Impact Wrestling on Destination America
Wednesday, November 18
Universal Studios, Orlando, FL
Group Knockouts Match
Brooke vs. Awesome Kong
For the third straight week the Knockouts open the show. The winner advances to the Round of 16. Brooke tried to avoid Kong but didn’t have much success. Kong attacked Brooke’s injured hand. Brooke eventually took Kong down with a drop toehold and followed with a faceplant for two. Brooke hit the Butterface Maker for another nearfall. Brooke went for the Tess-shocker but Kong crushed her and followed with a chokeslam for the win. Solid big woman/little woman match with Brooke showing good fire. **1/4
This is the final Group Knockouts table:
Gail Kim and Awesome Kong are in the last 16.
Supplementary segments included an interview with EC3 and Matt Hardy (which, quite logically, they appear to be positioning as the final), some bubble bursting by Pope and Mathews, and an interview with Eric Young where he basically called James Storm washed up.
Group X-Division Match
Manik vs. Tigre Uno
Uno dropkicked Manik to the floor and followed with a dive. Manik cut off a second dive and followed with a suplex on the ramp. Manik took over for a while before Uno eventually hit a facebuster. Manik missed a frogsplash but hit a double underhook into a gutbuster for a near fall. Uno nailed a reverse Shellshock, a corner dropkick and a corkscrew splash for the win. Like pretty much all of the X-Division matches in this tournament so far this was a really solid little match. ***
This is the final Group X-Division table:
As there is a three-way tie for first there will be a playoff next week to determine who qualifies – basically a two fall, three-way reverse elimination match (with the person who scores the first fall leaving). It’s nice that they actually booked a draw rather than conveniently avoid them.
Groups TNA Originals Match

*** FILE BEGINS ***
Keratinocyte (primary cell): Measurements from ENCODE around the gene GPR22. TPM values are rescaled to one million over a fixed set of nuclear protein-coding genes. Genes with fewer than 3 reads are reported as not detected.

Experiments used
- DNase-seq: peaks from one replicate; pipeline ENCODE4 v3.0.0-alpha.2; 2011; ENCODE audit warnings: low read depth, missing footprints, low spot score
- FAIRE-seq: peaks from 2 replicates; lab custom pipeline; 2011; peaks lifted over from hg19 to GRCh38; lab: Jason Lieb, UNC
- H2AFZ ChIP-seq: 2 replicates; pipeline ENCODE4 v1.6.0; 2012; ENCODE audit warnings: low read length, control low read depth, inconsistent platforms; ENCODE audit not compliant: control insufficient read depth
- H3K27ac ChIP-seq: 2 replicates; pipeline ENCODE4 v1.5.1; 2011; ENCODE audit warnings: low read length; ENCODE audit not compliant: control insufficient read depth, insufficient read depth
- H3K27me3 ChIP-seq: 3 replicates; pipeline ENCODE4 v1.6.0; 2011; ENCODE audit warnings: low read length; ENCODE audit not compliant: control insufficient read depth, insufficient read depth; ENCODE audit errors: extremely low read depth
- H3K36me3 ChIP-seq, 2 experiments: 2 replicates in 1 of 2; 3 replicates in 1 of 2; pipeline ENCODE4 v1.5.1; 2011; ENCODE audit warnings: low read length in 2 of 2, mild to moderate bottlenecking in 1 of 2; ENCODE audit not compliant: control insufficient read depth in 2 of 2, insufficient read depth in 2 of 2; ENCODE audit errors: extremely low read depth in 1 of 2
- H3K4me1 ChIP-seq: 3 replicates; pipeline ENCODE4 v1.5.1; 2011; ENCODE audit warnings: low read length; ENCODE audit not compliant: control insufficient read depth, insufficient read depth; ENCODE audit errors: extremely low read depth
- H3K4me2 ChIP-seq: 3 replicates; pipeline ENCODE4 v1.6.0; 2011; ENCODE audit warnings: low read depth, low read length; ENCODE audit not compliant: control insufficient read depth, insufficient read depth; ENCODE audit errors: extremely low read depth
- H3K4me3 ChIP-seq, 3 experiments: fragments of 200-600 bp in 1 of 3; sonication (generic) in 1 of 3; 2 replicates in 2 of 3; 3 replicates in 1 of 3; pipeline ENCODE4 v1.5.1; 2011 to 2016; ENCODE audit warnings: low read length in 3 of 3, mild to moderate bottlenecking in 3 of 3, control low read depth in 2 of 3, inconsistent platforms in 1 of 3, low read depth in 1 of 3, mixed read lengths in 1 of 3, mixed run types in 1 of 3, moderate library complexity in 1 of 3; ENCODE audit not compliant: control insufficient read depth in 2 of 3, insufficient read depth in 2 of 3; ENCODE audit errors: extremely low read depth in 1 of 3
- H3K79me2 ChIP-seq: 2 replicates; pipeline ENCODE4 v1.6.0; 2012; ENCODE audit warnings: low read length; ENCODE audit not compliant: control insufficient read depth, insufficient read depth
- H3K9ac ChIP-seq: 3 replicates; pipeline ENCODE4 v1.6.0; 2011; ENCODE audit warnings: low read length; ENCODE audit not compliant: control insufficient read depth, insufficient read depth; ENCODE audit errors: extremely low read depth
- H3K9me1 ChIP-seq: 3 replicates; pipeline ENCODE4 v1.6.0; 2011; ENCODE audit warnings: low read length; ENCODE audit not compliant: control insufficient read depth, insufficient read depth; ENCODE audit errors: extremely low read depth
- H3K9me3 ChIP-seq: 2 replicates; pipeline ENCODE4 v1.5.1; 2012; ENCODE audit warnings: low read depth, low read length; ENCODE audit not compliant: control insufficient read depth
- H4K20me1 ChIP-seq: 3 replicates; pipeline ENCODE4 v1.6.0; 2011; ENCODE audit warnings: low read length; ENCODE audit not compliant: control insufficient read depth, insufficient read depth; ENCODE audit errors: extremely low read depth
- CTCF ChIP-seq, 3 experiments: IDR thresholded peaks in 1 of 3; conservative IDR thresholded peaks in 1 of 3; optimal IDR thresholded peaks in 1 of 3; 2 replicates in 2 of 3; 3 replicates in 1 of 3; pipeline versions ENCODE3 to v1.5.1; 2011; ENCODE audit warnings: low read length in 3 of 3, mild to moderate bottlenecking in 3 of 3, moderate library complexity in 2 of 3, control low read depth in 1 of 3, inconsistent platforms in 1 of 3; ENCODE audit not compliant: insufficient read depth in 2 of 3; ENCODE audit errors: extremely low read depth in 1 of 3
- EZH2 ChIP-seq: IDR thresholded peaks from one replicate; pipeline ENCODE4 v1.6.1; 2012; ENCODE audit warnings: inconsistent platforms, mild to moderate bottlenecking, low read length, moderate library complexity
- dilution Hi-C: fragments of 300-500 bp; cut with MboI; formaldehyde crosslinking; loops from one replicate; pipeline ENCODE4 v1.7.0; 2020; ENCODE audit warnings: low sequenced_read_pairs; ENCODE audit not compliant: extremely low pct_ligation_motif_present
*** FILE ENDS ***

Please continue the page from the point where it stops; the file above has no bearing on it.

James Storm vs. Eric Young
These two had an extended feud in 2007/2008 (and also go way back to the Team Canada vs. AMW days (producing this molten hot tag match)), primarily fighting over a phony drinking championship. They had mostly pretty good matches together. Young jumped Storm before the bell and took it to Storm. Storm, who was basically working babyface in this match, made a comeback. Storm hit a lungblower and looked for the Last Call but Young escaped. Storm hit the Eye of the Storm but Young kicked out. Storm hit another lungblower and followed with a code breaker but Young used Earl Hebner as a human shield. Young kicked Storm low and followed with a piledriver for a win. I just can’t click with a lot of Young’s work as a heel. He’s become just another bland brawler on a roster full of them. Storm on the other hand was excellent here. As a singles wrestler he’s a more natural face. ***
Group Wildcard Match
Aiden O’Shea vs. Mahabali Shera
They exchanged headlocks before O’Shea took over. Shera made a quick comeback and hit the Sky High for the win. Smartly, this was as short and simple as it needed to be. *
This is Group Wildcard as it stands:
Shera joins Matt Hardy in having swept his group. Next week King faces Steve with Steve looking to force a playoff and King looking to qualify.
Group Future 4 Match
Eli Drake vs. Crimson
Crimson didn’t get an entrance. At least his match is actually being aired this week. Drake pushed Crimson’s shoulder into the post and started focusing his assault on it. They briefly cut away to EC3 who wanted to be further interviewed but the announcers declined because there was a match in progress. Crimson hit a falcon arrow and an exploder suplex but Drake dropped Crimson’s arm on the ropes, hit a shoulder breaker and followed with a weak looking armbar for the win. They told a simple little story with Drake targeting the arm but the armbar that Drake won with didn’t really look convincing enough to submit even the most weakened opponent. **1/4
This is Group Future 4 as it stands:
Eli Drake has qualified and he will be joined by the winner of Micah vs. Jessie Godderz next week.
Group TNA Originals Match
Bobby Roode vs. Abyss